For Israel, Russia became a critical actor in the use of force to contain Iran’s military buildup – directly and via proxy – in Syria and Lebanon. Despite worsening relations between the West and Russia, there were no public criticism of Russia-Israel relations although Israel avoided Western condemnations and sanctioning of Russia. For the U.S. however, China was and remains a paramount national security issue. Therefore, Israel relations with China drew the (often public) ire of the Trump administration. Although the rivalry with China is a top priority for the Biden administration, it has refrained from referring in public to Israel’s relations with the Middle Kingdom, but has conveyed its expectations that relations with China should not harm the U.S. The Israeli approach towards China was to cultivate technological and commercial relations as far as the U.S. permitted, but this may change.
A hallmark of Israel’s diplomatic pragmatism has been to avoid principal statements denouncing countries of interest and import. For example, to evade the condemnation of Russia, Israel’s official statement following the 2015 poisoning of Sergei Skripal and his daughter in the UK was probably the vaguest possible text: “Israel views with gravity the event which took place in Great Britain and condemns it vigorously.” Israel avoided issuing statements on Russia’s invasion of Ukraine and its occupation of Crimea.
Prime Minister Netanyahu took pragmatism one step further in dealing with Europe. Netanyahu not only viewed the EU as a hostile entity towards Israel, but even considered it inconsequential following the global economic crisis. Nevertheless, he sought to prevent the EU from issuing foreign policy statements critical of Israel that require unanimity. To that end, Netanyahu fostered close relations with Hungary’s Viktor Orbán, who had lauded Miklos Horty – Hungary’s leader and Nazi regime ally during World War II. Netanyahu also overlooked Orban’s party’s use of anti-Semitic tropes. In recent years, Hungary blocked several EU statements – even those mildly critical of Israel. Netanyahu also sought to maintain good relations with Poland’s Law and Justice-led government even when it passed a law in 2018 according to which accusing the Polish people of complicity in the Holocaust was a crime. When the Polish government agreed to amend the law so that its violation would not lead to incarceration, Netanyahu approved a joint Israeli-Polish statement proclaiming that Poland and the Polish people are not responsible for any Holocaust atrocities. Similarly, until a few months ago, Israel refrained from any statement regarding China’s human rights record, including supporting resolutions condemning China.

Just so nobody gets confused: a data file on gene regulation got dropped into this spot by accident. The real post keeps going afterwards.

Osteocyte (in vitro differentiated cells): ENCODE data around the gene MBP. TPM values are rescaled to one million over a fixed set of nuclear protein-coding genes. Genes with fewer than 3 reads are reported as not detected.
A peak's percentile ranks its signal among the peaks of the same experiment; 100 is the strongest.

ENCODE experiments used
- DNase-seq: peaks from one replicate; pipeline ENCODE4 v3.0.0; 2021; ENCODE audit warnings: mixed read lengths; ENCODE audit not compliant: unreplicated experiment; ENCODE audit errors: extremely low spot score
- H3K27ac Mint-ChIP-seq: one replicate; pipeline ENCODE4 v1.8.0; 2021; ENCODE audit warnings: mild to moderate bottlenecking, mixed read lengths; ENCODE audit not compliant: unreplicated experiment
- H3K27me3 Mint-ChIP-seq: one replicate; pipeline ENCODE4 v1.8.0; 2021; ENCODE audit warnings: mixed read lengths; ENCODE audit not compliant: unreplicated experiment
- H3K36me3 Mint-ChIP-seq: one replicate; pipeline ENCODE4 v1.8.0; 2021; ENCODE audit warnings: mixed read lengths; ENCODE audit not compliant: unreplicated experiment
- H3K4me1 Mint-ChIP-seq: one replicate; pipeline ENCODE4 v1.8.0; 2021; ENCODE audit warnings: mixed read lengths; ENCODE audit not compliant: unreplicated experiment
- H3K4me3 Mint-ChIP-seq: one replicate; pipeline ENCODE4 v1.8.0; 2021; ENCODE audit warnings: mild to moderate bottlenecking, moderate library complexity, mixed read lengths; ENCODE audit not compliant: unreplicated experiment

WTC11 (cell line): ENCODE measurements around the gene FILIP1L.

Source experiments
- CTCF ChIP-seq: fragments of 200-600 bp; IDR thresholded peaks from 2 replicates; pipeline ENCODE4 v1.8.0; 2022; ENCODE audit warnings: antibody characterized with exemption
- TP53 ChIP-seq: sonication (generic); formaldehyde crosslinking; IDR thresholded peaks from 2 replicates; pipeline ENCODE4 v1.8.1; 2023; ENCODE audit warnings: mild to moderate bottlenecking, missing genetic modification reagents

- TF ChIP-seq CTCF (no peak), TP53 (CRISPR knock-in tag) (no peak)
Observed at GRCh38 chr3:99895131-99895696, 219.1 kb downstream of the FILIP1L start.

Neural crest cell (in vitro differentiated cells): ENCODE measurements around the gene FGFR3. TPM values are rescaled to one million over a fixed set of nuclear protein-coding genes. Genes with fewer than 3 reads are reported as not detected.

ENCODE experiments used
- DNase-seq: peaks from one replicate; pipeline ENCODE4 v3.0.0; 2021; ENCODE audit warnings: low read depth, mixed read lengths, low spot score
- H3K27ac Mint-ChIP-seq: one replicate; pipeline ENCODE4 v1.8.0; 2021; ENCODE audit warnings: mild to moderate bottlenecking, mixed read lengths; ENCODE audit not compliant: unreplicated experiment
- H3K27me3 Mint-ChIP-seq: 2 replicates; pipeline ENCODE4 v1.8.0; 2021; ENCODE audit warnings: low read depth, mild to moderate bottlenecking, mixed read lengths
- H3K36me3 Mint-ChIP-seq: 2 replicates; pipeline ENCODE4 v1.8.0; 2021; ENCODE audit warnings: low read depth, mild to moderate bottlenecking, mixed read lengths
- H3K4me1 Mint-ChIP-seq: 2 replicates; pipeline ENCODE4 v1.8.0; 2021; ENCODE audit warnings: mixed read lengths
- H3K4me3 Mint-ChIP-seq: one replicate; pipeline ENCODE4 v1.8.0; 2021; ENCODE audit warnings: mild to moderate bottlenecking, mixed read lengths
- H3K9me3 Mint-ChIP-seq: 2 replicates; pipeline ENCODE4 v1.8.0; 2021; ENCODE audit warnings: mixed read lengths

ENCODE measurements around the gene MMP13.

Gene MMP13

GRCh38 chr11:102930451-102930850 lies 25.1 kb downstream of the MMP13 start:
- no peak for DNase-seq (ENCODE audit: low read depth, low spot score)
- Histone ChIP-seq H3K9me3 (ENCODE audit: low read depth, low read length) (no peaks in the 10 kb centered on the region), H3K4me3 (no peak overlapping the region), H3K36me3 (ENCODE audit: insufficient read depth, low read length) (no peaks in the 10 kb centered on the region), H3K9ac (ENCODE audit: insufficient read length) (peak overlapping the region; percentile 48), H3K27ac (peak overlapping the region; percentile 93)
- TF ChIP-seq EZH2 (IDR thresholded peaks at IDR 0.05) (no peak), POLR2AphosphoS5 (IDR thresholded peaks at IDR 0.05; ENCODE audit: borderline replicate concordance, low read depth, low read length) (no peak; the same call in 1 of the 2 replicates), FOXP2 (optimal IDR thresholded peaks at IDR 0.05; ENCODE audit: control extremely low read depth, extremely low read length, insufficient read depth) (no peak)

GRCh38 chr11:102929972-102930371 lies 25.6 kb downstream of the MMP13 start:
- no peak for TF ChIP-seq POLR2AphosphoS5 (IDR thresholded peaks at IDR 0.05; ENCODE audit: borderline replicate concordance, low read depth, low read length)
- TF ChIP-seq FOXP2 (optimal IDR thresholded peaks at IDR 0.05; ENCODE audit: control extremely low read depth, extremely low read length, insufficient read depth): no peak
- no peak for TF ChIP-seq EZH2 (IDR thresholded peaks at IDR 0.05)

On the China issue, the Bennet-Lapid government revealed a new approach – not a massive shift, but change. In June, Israel signed onto a Canadian-led joint statement on the human rights situation in Xinjiang. Co-signed by 44 countries, the statement did not condemn China, but rather noted that the signatories “are gravely concerned” regarding “credible reports … that over a million people have been arbitrarily detained in Xinjiang.” Israel was not pressured by the U.S. or Canada to join the statement. Furthermore, the new government did not see the “light” and decided to take the high moral ground. Rather, Israel sought to send a message of protest to Beijing after it championed the pro-Palestinian agenda at the UN during the May hostilities in Gaza. China’s vocal support for the Palestinians aimed to undermine America’s moral standing for supporting Israel. China leveraged its rotating presidency of the Security Council during the hostilities in May to try and push through resolutions detrimental to Israel. Nevertheless, joining the Western liberal democracies and taking this moral stance was also factored into Israeli decision-making.